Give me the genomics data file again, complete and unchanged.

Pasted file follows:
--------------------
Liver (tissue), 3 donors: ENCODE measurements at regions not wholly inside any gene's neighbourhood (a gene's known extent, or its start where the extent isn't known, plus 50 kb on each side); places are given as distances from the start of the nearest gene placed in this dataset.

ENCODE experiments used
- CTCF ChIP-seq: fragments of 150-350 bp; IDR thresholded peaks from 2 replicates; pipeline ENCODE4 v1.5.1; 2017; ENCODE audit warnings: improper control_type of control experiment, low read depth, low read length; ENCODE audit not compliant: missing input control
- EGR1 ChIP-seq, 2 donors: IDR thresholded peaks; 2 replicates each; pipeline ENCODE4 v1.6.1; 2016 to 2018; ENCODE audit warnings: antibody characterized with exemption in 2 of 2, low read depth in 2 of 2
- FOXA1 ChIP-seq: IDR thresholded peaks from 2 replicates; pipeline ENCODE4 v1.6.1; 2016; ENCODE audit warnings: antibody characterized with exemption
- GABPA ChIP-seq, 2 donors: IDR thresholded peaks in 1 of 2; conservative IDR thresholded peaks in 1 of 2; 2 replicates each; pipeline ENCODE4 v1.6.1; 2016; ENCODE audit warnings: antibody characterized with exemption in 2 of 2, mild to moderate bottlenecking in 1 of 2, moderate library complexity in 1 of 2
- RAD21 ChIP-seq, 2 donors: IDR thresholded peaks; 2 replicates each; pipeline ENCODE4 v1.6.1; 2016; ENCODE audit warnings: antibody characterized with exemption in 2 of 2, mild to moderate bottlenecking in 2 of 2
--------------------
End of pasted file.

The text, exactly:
Liver (tissue), 3 donors: ENCODE measurements at regions not wholly inside any gene's neighbourhood (a gene's known extent, or its start where the extent isn't known, plus 50 kb on each side); places are given as distances from the start of the nearest gene placed in this dataset.

ENCODE experiments used
- CTCF ChIP-seq: fragments of 150-350 bp; IDR thresholded peaks from 2 replicates; pipeline ENCODE4 v1.5.1; 2017; ENCODE audit warnings: improper control_type of control experiment, low read depth, low read length; ENCODE audit not compliant: missing input control
- EGR1 ChIP-seq, 2 donors: IDR thresholded peaks; 2 replicates each; pipeline ENCODE4 v1.6.1; 2016 to 2018; ENCODE audit warnings: antibody characterized with exemption in 2 of 2, low read depth in 2 of 2
- FOXA1 ChIP-seq: IDR thresholded peaks from 2 replicates; pipeline ENCODE4 v1.6.1; 2016; ENCODE audit warnings: antibody characterized with exemption
- GABPA ChIP-seq, 2 donors: IDR thresholded peaks in 1 of 2; conservative IDR thresholded peaks in 1 of 2; 2 replicates each; pipeline ENCODE4 v1.6.1; 2016; ENCODE audit warnings: antibody characterized with exemption in 2 of 2, mild to moderate bottlenecking in 1 of 2, moderate library complexity in 1 of 2
- RAD21 ChIP-seq, 2 donors: IDR thresholded peaks; 2 replicates each; pipeline ENCODE4 v1.6.1; 2016; ENCODE audit warnings: antibody characterized with exemption in 2 of 2, mild to moderate bottlenecking in 2 of 2